If you notice a pattern in the behavior or your child is using humping in moments of stress, try distracting them or replacing the behavior with a more desirable activity.

Giving your child the tools to self-soothe in times of high stress and anxiety will promote positive mental health as they grow and develop.  

3. They Enjoy the Sensation

Children discover that humping feels good, and they often continue to do it. Childhood sexual exploration peaks at age 5.

Children may be humping merely because it offers satisfaction and enjoyment. It is only sexual if you make it sexual.

Teaching your child that touching their body should be done in private, like going to the bathroom, can help prevent the embarrassment of the behavior happening in public.

With your help and time, children can learn discretion and develop appropriate behavior patterns.

4. Normal Part of Development and Exploration

Children naturally are curious about their bodies, and the sensation that humping causes might encourage them to continue the behavior. 

All children at some point explore their bodies and the various sensations caused by touch in one way or another.

In most cases, this is completely harmless and is even considered to be a healthy form of curiosity.

5. Seeking Attention

It is not at all uncommon for toddlers to actively seek attention. They enjoy being the focus of attention, and some don’t seem to care whether the attention is good or bad.

Maybe you’ve caught your child humping before, and your son or daughter enjoyed the shocked look on your face.

Perhaps your little one saw a playmate draw a crowd of onlookers while humping and wanted the same amount of attention.

Humping simply to get attention can easily be corrected by talking to your child and ensuring he or she receives enough quality time with you each day and understands the proper way to seek attention when needed.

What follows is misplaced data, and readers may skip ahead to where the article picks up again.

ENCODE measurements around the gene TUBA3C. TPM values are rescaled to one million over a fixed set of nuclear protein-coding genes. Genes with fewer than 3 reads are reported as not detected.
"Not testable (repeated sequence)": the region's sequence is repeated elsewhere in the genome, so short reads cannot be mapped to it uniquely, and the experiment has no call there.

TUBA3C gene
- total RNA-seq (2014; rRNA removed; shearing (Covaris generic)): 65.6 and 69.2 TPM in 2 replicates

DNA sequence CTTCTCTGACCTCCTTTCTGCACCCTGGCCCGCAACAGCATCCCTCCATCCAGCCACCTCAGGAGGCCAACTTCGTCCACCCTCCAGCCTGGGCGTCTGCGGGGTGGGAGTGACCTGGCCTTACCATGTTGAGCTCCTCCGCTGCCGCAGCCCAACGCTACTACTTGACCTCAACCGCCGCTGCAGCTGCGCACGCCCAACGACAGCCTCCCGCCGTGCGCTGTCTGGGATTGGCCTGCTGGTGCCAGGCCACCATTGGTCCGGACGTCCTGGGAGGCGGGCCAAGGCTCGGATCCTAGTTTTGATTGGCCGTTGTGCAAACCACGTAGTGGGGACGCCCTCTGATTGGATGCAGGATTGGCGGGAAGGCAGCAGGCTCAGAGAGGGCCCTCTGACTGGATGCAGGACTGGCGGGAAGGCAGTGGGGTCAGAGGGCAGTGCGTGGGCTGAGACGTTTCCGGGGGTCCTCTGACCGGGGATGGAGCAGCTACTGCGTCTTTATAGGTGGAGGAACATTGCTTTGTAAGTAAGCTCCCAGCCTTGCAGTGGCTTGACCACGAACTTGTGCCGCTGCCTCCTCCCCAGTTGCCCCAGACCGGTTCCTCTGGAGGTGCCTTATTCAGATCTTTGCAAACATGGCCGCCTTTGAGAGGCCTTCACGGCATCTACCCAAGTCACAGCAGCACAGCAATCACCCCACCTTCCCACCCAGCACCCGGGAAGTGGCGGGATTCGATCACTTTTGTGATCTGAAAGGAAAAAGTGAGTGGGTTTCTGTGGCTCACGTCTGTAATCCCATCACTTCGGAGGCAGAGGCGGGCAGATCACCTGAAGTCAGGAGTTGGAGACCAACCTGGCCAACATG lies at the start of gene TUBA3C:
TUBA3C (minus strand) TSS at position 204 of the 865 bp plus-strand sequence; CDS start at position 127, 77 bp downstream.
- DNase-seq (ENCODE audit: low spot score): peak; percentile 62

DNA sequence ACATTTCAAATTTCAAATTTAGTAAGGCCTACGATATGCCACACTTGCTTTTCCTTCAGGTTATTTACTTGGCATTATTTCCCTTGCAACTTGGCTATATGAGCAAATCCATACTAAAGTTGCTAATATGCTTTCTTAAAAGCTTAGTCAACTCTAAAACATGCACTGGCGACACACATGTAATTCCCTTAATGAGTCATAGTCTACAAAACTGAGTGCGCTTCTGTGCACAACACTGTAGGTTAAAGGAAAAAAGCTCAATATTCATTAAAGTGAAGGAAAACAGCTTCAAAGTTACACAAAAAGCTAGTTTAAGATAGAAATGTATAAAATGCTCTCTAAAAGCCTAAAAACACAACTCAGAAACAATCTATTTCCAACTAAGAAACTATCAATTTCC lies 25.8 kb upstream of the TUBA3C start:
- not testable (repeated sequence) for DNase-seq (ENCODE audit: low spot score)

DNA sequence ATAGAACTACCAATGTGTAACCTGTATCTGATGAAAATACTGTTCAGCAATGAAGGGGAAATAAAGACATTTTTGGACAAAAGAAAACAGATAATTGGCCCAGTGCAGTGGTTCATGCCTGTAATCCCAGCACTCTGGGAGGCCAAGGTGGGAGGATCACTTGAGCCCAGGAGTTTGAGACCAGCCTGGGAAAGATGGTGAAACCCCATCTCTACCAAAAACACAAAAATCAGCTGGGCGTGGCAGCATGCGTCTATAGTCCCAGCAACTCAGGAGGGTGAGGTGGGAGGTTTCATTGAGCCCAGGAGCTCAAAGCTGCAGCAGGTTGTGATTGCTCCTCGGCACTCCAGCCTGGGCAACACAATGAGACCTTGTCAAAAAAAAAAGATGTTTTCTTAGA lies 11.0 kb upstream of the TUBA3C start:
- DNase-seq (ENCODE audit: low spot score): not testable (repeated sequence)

6. Imitation of Others

Copying behaviors witnessed either in person or through various media could be the cause behind your toddler’s humping. 

If you believe that your little one might have seen something sexual in nature, encourage him or her to share what they witnessed, and help them make sense of what they experienced and are feeling. 

7. To Relieve Boredom

Children can and will do many things to entertain themselves when boredom strikes.

Humping people or objects may very well be nothing more than an attempt at relieving boredom.

Perhaps they saw another child engage in the behavior and thought it looked like fun, or maybe they enjoy the sensation that humping provides and simply have nothing better to do.

Offering a distraction or some form of entertainment is usually enough to end the behavior.

8. Gential Irritation

Humping could be your toddler’s way of dealing with the itch or discomfort of a rash, bug bite, or infection in their private region.

Rule out these common issues first before exploring other possible causes.